Back Matter

About the Authors

How to Cite:

(2023) “About the Authors”, Music & Politics 17(2): 5. doi:

Rebecca Draisey-Collishaw (PhD, Memorial University of Newfoundland) is a Teacher in Ethnomusicology and the Director of the MA in Transcultural and Traditional Music Studies at the University of Sheffield, United Kingdom. Her research exploring public service broadcasting, intercultural communication, and music making in multicultural contexts has appeared in MUSICultures (2012), Ethnomusicology Forum (2018), Contemporary Musical Expressions in Canada (MQUP 2019), and Music & Politics (2021).

Lena Leson is a Visiting Assistant Professor of Music at Dickinson College. She holds a PhD in musicology from the University of Michigan. Her research focuses on the politics of music and movement, and her current book project examines American ballet’s significance to US-European relations during the Cold War. Her work has been published in the Journal of the Society for American Music and the Revue de musicologie.

Kip Pegley is Professor of Music in the Dan School of Drama and Music at Queen’s University, Canada. He is the author of Coming to You Wherever You Are: MuchMusic, MTV and Youth Identities (Wesleyan University Press, 2008) and co-editor of Music, Politics and Violence (Wesleyan University Press, 2012). More recently, his work on sound and trauma has appeared in the Journal of Military, Veteran and Family Health (2015), Singing Death: Reflections on Music and Mortality (Routledge, 2017), Music and War in the United States (Routledge, 2019), and MUSICultures (2019).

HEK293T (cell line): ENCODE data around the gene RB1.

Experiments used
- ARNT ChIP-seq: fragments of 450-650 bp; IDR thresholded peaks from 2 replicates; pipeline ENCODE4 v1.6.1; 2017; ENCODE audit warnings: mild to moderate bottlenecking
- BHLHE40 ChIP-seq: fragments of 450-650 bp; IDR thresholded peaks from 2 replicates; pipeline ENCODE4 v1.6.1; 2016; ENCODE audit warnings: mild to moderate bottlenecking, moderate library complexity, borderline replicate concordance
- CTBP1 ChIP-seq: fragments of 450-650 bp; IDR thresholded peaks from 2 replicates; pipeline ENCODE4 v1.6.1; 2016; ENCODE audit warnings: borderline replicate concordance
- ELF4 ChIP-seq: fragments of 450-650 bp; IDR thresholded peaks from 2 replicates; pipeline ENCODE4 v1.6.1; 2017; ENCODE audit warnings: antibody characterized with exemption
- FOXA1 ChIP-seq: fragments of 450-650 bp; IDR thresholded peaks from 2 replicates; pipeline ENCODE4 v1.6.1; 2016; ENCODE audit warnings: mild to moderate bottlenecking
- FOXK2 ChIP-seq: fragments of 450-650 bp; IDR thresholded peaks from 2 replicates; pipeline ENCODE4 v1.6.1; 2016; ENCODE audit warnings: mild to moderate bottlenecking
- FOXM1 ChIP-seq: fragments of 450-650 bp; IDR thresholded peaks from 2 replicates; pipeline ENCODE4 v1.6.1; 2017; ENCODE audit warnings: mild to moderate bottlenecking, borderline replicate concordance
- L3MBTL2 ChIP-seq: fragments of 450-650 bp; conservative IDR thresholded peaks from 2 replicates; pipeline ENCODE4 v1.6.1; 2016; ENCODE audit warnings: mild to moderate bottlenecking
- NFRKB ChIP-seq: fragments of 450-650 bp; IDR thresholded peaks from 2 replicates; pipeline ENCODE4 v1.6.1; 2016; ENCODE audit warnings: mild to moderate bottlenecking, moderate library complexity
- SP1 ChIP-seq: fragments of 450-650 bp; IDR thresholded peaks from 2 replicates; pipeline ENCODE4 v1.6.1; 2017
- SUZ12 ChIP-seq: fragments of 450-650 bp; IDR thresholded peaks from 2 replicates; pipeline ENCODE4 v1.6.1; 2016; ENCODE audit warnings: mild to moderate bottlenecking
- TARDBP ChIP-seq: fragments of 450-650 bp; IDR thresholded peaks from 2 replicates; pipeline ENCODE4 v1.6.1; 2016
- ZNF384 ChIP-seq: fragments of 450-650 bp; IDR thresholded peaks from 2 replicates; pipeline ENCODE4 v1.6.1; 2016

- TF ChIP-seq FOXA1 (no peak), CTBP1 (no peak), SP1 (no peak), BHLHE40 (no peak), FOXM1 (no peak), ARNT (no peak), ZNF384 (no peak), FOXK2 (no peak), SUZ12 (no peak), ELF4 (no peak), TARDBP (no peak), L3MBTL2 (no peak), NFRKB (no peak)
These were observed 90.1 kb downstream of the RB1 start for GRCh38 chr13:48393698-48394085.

Ho-yan Tang is a researcher and a choral conductor. She is a graduate of The University of Hong Kong’s PhD program in musicology. Her dissertation, “The Singing Public in Hong Kong: Choral Music as Social Life” emphasizes the corporeal aspects of choral music in relation to the making of social life. Her research focuses on notions of identity, performative aspects of collective singing, and public space. In the past, she presented her works at the Royal Music Association 57th Annual Conference, The University of Music and Performing Arts Graz Doctoral School for Artistic Research, and Hong Kong Studies Symposium.

Audrey M. Wozniak is a doctoral candidate in ethnomusicology at Harvard University who writes about discursive and material constructions of kinship and the state, particularly in diasporic contexts. Wozniak has conducted extensive fieldwork in Turkey since 2015 and is an accomplished violinist performing Western and Turkish classical music. She has published academic and journalistic writing in Urban People, Applied Linguistics Review, China Dialogue, and ABC News as well as the forthcoming edited volume Music and Cultural Diplomacy in the Middle East. Her publications and performances can be found at